eISSN: 1644-4124
ISSN: 1426-3912
Central European Journal of Immunology
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SCImago Journal & Country Rank
2/2022
vol. 47
 
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abstract:
Clinical immunology

Immune profile of children diagnosed with multisystem inflammatory syndrome associated with SARS-CoV-2 infection (MIS-C)

Ewelina Gowin
1
,
Grzegorz Dworacki
2
,
Bartosz Siewert
1
,
Jacek Wysocki
1
,
Danuta Januszkiewicz-Lewandowska
3

1.
Health Promotion Department, Poznan University of Medical Sciences, Poland
2.
Department of Clinical Pathomorphology, Poznan University of Medical Sciences, Poland
3.
Department of Oncology, Hematology, and Bone Marrow Transplantation, Poznan University of Medical Sciences, Poland
Cent Eur J Immunol 2022; 47 (2): 151-159
Online publish date: 2022/05/30
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Introduction
The pathophysiology of multisystem inflammatory syndrome associated with SARS-CoV-2 infection (MIS-C) remains poorly understood. This study aimed to define peripheral blood immune features in patients with MIS-C.

Material and methods
We analyzed seven children diagnosed with MIS-C between April 1 and May 15, 2021, in St. Joseph’s Children’s Hospital in Poznan (Poland).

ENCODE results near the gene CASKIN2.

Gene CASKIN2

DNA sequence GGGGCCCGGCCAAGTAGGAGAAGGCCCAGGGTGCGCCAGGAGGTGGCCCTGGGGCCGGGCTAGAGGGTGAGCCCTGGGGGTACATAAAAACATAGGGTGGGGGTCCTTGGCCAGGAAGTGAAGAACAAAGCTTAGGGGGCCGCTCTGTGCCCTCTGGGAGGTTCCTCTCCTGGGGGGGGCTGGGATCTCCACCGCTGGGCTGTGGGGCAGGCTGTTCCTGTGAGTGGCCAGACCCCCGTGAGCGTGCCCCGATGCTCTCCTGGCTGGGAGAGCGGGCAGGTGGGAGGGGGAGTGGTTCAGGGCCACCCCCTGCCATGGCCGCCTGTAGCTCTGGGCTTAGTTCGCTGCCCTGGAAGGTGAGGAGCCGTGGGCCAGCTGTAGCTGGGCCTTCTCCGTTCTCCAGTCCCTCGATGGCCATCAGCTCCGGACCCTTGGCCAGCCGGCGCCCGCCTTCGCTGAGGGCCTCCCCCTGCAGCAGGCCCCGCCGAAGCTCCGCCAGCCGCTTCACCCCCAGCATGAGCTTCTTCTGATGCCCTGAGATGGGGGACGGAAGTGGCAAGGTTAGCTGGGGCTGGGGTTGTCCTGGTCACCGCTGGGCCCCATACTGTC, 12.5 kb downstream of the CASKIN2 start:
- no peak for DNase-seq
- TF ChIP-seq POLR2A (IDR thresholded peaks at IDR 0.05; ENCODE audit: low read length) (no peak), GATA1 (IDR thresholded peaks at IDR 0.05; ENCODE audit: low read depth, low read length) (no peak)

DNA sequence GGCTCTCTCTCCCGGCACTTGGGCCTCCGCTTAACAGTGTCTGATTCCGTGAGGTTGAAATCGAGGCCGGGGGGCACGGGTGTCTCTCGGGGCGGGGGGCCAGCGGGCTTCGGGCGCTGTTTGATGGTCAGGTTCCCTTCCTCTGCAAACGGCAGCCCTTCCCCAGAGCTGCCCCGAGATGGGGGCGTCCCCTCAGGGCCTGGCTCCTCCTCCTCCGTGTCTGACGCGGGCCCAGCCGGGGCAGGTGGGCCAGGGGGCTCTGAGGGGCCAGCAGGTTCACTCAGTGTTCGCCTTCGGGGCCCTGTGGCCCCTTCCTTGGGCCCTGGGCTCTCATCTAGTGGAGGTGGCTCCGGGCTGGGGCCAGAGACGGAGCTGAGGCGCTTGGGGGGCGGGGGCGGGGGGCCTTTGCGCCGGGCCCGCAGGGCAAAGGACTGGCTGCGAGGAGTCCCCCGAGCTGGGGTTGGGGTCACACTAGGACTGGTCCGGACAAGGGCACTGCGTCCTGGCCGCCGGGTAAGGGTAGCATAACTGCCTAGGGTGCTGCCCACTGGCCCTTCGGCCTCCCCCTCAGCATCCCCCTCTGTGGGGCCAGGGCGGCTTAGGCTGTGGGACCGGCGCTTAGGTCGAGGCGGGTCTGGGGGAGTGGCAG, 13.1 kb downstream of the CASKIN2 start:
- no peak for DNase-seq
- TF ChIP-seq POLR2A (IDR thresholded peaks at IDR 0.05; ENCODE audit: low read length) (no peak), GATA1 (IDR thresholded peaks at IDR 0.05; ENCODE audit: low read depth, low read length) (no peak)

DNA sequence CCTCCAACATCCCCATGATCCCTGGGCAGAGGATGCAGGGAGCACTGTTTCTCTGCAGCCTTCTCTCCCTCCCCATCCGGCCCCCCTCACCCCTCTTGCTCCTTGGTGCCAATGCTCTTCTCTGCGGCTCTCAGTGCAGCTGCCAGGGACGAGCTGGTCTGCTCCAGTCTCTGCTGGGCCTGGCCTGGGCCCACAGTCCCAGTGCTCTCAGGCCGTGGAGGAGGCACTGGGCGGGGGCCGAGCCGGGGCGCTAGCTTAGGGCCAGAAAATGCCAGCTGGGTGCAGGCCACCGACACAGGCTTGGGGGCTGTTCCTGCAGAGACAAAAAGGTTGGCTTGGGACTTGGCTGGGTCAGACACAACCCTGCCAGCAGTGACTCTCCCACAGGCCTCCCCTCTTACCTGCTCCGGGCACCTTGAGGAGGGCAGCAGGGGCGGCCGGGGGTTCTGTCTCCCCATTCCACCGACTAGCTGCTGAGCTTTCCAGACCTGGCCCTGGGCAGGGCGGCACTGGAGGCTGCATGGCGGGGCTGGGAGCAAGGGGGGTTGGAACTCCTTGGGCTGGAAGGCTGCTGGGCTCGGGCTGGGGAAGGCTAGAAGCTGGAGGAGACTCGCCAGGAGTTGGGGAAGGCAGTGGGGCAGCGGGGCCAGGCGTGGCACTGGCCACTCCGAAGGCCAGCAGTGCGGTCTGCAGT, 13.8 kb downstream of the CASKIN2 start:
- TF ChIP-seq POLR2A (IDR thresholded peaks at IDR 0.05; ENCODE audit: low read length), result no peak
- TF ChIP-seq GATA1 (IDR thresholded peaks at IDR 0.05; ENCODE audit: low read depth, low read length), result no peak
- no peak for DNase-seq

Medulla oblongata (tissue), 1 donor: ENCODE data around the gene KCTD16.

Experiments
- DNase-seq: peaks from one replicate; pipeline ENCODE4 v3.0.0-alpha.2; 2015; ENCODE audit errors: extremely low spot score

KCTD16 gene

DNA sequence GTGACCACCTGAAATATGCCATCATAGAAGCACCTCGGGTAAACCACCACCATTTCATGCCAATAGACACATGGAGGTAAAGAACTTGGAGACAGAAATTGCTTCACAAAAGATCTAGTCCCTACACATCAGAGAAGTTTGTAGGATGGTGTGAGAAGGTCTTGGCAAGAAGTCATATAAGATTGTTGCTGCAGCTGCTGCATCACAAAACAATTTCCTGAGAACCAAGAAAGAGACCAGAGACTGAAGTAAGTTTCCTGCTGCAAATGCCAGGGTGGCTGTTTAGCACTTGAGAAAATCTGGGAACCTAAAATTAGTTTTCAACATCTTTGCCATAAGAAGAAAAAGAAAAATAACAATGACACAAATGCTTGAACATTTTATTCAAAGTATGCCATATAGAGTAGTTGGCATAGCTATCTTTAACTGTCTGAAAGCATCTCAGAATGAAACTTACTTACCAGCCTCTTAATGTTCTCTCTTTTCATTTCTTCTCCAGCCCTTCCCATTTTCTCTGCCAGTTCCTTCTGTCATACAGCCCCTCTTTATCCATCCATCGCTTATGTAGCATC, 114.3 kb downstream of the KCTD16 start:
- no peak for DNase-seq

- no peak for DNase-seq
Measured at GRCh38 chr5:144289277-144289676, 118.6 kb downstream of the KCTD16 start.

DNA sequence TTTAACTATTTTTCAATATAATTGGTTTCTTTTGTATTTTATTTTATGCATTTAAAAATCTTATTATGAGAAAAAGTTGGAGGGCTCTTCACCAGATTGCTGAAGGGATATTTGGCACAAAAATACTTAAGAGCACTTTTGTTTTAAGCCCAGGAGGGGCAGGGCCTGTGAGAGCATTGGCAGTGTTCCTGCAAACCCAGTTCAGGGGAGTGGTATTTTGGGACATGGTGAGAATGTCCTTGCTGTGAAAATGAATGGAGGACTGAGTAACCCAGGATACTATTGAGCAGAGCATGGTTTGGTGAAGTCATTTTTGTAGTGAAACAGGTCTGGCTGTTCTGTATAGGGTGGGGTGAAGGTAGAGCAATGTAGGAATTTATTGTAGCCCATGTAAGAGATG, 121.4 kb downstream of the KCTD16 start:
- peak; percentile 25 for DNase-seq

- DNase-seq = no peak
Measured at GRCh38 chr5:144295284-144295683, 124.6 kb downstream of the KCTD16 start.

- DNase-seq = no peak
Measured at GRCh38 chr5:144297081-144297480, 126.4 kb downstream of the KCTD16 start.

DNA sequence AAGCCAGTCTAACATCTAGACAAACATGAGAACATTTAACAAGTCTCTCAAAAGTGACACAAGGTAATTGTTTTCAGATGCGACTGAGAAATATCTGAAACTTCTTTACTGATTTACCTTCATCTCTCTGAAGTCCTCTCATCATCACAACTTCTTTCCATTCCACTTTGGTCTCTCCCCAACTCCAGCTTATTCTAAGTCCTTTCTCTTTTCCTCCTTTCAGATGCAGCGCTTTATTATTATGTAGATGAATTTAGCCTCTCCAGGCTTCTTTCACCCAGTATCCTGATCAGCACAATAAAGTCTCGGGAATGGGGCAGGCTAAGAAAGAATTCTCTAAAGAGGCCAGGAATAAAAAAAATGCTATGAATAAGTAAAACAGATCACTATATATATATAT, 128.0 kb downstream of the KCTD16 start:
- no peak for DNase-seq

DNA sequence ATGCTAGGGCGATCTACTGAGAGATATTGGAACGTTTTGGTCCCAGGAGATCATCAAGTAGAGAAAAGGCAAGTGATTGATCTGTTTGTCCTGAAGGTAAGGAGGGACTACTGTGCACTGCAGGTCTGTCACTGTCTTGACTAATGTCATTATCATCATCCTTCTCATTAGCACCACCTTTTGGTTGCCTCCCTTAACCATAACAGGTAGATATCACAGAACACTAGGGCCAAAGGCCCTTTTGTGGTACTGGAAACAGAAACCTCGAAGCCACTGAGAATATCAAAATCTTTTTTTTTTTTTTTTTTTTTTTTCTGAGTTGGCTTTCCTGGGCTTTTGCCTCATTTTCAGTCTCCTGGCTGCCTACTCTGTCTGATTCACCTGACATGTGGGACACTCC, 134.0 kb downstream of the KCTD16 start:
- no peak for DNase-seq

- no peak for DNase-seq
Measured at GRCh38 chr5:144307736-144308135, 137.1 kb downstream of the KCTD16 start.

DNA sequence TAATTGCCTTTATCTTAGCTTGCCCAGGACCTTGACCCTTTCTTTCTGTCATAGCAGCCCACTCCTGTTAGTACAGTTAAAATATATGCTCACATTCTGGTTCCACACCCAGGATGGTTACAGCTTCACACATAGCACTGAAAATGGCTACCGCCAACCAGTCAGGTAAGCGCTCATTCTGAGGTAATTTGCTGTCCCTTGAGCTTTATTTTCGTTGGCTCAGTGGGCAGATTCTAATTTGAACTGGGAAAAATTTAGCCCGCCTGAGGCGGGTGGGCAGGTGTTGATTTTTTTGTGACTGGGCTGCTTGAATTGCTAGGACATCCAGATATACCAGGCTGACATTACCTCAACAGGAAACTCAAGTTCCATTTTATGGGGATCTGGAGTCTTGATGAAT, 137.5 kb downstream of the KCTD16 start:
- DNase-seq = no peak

Results
All patients had elevated inflammatory markers, IgG antibodies against SARS-CoV-2, and lymphopenia with a marked decrease in CD4+ and CD8+ T cells. The majority of CD4+ T cells were naive cells. Almost all (6/7) of the analyzed patients had a higher CD4+/CD8+ T cell ratio than average values. B cells were within the normal range – the majority were non-memory cells.

Conclusions
Children with MIS-C do not resemble adults during COVID-19 recovery. The immune profile of the studied patients differs from that of children with Kawasaki disease (KD), but it is similar to that of adults with severe COVID-19. The proposed explanation is a profound lymphopenia caused by SARS-CoV-2 infection – which persists for weeks – as a result leading to uncontrolled inflammation. In COVID-19 patients the T cell level returns to normal after the second week of the disease. Our data suggest that in children prolonged lymphopenia after COVID-19 can be a practical marker for possible MIS-C alert. If there is a continuum from lymphopenia to MIS-C, there is room for screening and prevention. Further studies are needed to determine whether steroid treatment introduced in a child with prolonged lymphopenia could stop the inflammatory process.

keywords:

MIS-C, Kawasaki disease, T cells, adaptive immunity, inflammation

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